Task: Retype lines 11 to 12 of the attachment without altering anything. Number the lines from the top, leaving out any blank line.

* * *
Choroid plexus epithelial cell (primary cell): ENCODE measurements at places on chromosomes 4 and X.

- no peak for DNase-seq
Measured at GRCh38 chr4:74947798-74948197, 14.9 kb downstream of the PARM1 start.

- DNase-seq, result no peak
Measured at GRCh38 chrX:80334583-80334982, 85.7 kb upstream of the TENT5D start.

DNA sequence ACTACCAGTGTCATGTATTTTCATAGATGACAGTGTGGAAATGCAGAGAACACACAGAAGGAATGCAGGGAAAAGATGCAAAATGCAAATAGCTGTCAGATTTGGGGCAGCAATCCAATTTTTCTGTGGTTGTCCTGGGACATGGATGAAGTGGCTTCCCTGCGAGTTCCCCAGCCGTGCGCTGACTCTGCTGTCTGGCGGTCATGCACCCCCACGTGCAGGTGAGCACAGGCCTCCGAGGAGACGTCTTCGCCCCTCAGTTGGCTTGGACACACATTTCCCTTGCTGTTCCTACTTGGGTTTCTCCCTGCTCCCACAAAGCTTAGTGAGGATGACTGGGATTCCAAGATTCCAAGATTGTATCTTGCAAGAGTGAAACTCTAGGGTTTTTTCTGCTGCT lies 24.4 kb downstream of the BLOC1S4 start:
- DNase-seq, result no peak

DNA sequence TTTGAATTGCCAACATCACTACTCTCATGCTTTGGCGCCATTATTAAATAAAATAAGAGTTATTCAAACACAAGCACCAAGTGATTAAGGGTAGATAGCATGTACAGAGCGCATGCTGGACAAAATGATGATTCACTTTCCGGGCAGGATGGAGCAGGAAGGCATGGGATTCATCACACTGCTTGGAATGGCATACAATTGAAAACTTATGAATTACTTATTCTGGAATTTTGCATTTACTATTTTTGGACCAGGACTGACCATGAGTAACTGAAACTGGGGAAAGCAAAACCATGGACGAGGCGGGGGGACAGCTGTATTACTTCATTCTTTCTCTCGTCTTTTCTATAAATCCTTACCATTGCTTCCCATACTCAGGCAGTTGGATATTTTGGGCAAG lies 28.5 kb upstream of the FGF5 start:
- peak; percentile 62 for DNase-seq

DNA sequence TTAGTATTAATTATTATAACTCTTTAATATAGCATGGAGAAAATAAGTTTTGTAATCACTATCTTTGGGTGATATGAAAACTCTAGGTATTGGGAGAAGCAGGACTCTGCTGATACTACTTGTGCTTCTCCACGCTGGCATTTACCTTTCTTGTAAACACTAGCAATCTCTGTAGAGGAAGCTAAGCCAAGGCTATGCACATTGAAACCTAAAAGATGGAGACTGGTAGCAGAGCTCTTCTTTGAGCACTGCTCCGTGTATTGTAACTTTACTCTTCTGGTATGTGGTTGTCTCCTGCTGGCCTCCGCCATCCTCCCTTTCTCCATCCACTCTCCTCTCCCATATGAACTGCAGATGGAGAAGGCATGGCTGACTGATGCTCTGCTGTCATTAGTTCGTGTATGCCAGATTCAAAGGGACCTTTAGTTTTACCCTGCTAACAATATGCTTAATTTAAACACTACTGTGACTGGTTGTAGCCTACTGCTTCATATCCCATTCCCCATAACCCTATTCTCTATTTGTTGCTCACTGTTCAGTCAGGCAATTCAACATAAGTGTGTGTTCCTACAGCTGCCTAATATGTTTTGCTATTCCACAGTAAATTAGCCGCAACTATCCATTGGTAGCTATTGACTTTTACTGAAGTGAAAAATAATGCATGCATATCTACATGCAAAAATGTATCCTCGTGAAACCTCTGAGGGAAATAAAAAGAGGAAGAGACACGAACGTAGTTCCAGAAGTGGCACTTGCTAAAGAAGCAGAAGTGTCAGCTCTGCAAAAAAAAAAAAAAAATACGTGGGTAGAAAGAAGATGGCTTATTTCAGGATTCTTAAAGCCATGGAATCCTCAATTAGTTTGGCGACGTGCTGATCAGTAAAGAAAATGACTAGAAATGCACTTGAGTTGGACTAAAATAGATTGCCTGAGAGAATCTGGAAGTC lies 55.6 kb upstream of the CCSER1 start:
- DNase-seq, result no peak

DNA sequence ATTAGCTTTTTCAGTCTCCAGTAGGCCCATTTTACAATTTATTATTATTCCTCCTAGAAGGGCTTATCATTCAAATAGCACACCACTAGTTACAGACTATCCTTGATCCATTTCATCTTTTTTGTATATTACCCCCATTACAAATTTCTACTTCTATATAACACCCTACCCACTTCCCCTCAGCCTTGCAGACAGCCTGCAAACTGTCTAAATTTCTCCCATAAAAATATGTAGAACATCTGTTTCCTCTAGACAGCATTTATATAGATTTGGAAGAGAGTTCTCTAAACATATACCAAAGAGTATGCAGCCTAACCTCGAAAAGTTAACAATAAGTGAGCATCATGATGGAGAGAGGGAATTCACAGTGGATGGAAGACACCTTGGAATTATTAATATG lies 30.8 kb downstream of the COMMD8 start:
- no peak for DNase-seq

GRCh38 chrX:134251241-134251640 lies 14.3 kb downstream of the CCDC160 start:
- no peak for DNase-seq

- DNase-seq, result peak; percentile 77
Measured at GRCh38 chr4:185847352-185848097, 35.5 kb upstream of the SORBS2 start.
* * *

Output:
- DNase-seq, result no peak

DNA sequence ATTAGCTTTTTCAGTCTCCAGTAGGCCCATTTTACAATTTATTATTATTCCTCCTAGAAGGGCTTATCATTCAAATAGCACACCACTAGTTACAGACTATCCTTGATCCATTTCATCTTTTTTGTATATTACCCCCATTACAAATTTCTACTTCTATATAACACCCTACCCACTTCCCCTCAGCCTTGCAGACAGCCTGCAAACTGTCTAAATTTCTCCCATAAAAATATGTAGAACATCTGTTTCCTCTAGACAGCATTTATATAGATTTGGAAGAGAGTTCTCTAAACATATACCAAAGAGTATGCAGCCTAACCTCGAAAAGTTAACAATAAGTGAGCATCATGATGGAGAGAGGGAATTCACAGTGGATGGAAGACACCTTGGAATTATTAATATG lies 30.8 kb downstream of the COMMD8 start: